The two stars are so close together that hydrogen-rich gas from the outer layers of the red giant is continuously pulled onto the dwarf by its high gravity. After about 20 years of this, enough gas has been accreted that a runaway thermonuclear explosion occurs on the white dwarf's surface. The luminous energy increases in less than a day to more than 100,000 times that of the Sun, and the accreted gas (several times the mass of the Earth) is ejected into space.
"This explosion is similar to that of a terrestrial hydrogen bomb," says Starrfield. "RS Oph can be thought of as one of the largest and most powerful hydrogen bombs in the universe."
To get explosions like this five times a century means that the white dwarf must be near a maximum mass without collapsing to become an even denser neutron star or black hole. What is also unusual in RS Oph is that because the red giant is losing enormous amounts of gas in a wind that envelops the whole system, the explosion on the white dwarf occurs 'inside' its companion's extended atmosphere and the very high speed ejected gas then slams into it.
Eta Carinae, an impressive double-lobed supernova
"We are learning about the chemical composition of the red giant and how fast it is losing matter itself," Starrfield explained. "With this information we can predict how much longer the red giant will live before becoming a white dwarf."
If the red giant lives long enough, then the white dwarf could explode as a white dwarf supernova, which is the "type of supernova that astronomers use to study the evolution and fate of the universe itself," Starrfield said.
"Studies of RS Oph can shed light on these tremendous explosions that can be seen across the universe."
O'Brien, of Jodrell Bank Observatory, said that by looking at this explosion with advanced technology telescopes, the astronomers are recording in unprecedented detail the entire explosion process.
"Both radio and x-ray observations from the last outburst gave us tantalizing glimpses of what was happening as the outburst evolved," O'Brien said.
"This time we have developed much more advanced computer models and more sensitive telescopes. We have also opened the x-ray part of the spectrum to highly detailed studies. The combination of the two (instruments and models) will undoubtedly lead to a greater understanding of the circumstances and consequences of the explosion."
Michael Bode, leader of the UK team and the person who presented at the National Astronomy Meeting, added that RS Oph is a rare combination of a known star system with a predictable pattern of exploding every 20 years.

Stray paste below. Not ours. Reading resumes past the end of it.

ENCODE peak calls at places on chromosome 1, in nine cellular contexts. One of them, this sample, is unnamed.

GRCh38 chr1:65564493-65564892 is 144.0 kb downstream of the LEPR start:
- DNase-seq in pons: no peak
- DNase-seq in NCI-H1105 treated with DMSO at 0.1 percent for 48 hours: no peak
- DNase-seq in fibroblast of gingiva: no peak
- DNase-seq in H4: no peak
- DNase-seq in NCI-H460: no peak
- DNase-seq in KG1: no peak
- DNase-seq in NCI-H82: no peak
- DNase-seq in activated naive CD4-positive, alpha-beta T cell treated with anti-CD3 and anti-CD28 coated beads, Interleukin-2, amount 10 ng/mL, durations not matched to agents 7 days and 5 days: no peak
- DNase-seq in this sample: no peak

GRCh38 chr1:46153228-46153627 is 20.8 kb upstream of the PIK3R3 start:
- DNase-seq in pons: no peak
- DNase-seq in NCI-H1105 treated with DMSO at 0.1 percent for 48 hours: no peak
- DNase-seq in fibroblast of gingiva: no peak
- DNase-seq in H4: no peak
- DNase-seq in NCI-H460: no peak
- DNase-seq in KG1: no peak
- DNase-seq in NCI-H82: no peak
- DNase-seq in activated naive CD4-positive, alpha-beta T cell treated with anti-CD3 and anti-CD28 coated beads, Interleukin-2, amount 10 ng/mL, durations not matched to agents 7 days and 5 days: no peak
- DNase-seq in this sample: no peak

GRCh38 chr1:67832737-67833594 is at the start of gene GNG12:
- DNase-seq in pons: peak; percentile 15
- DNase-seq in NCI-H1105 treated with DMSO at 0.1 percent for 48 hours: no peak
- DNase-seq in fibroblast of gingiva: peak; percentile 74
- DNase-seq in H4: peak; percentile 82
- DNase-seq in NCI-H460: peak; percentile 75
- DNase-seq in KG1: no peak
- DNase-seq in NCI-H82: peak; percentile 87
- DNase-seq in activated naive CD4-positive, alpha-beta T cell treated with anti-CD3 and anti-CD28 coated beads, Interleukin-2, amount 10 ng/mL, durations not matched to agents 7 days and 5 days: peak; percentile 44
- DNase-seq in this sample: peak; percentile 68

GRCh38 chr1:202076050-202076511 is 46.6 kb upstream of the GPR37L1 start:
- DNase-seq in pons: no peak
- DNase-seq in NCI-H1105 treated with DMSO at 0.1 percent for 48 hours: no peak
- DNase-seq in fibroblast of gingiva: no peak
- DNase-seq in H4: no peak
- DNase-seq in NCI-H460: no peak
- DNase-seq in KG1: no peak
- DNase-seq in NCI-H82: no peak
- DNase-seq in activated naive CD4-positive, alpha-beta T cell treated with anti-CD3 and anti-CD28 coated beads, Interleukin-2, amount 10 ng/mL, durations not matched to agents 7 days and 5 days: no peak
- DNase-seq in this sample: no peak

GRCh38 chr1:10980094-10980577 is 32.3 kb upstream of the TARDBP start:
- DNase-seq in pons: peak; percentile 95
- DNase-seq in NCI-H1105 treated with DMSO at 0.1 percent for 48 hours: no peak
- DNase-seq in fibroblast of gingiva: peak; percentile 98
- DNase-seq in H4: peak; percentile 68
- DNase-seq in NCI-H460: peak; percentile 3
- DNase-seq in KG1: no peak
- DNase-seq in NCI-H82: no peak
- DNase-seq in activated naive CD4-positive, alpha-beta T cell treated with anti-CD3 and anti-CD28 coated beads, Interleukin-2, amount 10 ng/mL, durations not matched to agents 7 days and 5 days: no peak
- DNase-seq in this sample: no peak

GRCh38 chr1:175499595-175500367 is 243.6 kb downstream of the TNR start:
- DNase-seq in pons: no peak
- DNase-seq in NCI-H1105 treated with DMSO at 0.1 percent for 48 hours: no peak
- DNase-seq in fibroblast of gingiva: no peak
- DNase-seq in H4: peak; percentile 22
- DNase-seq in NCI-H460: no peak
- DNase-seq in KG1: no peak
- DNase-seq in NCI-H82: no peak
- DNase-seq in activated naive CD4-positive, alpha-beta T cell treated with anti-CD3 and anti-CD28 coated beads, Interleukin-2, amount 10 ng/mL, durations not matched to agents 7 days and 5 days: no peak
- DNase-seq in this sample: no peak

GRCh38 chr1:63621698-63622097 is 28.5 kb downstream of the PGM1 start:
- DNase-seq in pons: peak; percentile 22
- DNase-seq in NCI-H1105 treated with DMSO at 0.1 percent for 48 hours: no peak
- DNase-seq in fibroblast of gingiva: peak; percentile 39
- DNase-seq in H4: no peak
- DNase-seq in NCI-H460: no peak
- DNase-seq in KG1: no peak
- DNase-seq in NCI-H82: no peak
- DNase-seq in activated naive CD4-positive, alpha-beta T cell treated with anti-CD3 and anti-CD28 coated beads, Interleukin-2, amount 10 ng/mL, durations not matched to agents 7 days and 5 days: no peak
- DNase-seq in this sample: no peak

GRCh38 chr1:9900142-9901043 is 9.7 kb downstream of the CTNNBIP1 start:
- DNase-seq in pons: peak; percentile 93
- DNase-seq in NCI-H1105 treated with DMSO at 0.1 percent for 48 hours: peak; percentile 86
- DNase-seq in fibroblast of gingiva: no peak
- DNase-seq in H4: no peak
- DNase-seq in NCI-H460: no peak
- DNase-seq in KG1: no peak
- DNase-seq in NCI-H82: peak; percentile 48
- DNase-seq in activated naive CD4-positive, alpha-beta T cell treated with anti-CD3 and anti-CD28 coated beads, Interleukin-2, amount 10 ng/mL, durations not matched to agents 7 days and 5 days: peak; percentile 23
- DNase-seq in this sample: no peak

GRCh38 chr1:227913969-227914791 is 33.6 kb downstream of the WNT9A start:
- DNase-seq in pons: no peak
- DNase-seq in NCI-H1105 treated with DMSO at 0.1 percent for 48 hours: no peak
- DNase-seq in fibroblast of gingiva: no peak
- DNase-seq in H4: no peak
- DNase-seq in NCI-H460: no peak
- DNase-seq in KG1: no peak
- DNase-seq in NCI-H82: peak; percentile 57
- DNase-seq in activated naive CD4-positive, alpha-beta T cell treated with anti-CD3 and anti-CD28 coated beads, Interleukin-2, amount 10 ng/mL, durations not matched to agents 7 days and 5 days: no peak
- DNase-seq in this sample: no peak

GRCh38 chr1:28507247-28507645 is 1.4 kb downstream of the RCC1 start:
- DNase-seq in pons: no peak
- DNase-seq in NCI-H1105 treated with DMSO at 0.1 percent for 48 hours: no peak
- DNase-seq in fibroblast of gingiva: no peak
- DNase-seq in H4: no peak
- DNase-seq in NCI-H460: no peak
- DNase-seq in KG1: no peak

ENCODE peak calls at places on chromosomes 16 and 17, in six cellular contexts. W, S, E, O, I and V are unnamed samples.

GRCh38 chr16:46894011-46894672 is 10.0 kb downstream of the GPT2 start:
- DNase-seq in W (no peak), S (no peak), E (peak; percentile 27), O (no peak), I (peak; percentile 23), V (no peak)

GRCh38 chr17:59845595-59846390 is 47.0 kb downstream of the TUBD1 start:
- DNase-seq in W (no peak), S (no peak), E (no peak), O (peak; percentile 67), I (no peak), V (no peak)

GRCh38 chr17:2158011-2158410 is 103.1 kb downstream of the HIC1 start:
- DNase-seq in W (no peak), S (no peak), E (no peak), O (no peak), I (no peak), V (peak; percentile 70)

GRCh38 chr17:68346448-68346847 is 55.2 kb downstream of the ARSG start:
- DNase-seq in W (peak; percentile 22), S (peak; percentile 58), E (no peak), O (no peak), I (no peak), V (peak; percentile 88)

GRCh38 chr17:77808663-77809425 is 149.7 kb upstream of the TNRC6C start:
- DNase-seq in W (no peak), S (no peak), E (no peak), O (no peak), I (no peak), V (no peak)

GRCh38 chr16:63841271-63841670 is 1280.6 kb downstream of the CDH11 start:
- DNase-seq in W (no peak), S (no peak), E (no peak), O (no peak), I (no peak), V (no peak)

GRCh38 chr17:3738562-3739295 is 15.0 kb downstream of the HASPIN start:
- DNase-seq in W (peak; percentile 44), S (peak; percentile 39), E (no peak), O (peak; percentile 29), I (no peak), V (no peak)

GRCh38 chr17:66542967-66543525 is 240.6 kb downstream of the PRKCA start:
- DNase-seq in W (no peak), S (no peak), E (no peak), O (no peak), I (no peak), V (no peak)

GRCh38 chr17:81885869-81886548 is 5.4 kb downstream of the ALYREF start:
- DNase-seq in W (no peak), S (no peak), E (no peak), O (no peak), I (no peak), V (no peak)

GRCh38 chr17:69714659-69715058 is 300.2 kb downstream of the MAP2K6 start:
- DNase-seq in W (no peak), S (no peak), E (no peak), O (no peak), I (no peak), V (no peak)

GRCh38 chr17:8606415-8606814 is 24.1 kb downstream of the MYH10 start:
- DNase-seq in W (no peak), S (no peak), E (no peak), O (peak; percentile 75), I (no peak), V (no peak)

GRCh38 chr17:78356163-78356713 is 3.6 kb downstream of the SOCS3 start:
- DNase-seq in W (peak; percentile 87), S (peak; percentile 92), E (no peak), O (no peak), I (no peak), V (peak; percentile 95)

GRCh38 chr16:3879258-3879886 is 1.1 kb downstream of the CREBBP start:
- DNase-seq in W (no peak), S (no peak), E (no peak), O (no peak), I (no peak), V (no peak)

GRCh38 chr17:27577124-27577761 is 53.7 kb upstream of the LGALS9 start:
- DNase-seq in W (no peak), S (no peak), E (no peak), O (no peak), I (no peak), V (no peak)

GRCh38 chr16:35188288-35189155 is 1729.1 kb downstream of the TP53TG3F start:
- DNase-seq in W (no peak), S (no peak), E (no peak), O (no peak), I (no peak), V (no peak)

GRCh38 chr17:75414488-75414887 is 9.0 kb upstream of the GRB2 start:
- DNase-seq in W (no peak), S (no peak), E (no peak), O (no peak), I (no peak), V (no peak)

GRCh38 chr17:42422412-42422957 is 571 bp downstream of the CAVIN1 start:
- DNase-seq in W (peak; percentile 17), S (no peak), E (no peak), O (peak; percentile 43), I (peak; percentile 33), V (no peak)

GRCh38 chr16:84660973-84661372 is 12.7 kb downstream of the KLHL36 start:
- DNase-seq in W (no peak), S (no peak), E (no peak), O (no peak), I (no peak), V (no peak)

"We have a unique opportunity [through the study of RS Oph] to better understand such things as run away thermonuclear explosions and the end points of the evolution of stars," Bode said.
Arizona State University - http://www.asu.edu
|Don Quijote Versus The Asteroids! |
The Impact moment on the Don Quijote mission:
The Orbiter spacecraft (Sancho) has retreated to
a safe distance to observe how the Impactor spacecraft
(Hidalgo) crashes into the asteroid. After the Impact
Sancho will come closer and inspect the changes.
(ESA - AOES Medialab)
European Space Agency News Release
April 3, 2006 - If a large asteroid such as the recently identified 2004 VD17 – about 500 m in diameter with a mass of nearly 1000 million tonnes - collides with the Earth it could spell disaster for much of our planet. As part of ESA’s Near-Earth Object deflecting mission Don Quijote, three teams of European industries are now carrying out studies on how to prevent this.
ESA has been addressing the problem of how to prevent large Near-Earth Objects (NEOs) from colliding with the Earth for some time. In 1996 the Council of Europe called for the Agency to take action as part of a “long-term global strategy for remedies against possible impacts”. Recommendations from other international organisations, including the UN and the Organisation for Economic Cooperation and Development (OECD), soon followed.
In response to these and other calls, ESA commissioned a number of threat evaluation and mission studies through its General Studies Programme (GSP). In July 2004 the preliminary phase was completed when a panel of experts appointed by ESA recommended giving the Don Quijote asteroid-deflecting mission concept maximum priority for implementation.
Now it is time for industry to put forward their best design solutions for the mission.
Following an invitation to tender and the subsequent evaluation process, three industrial teams have been awarded a contract to carry out the mission phase-A studies.
· a team with Alcatel Alenia Space as prime contractor includes subcontractors and consultants from across Europe and Canada; Alcatel Alenia Space developed the Huygens Titan probe and is currently working on the ExoMars mission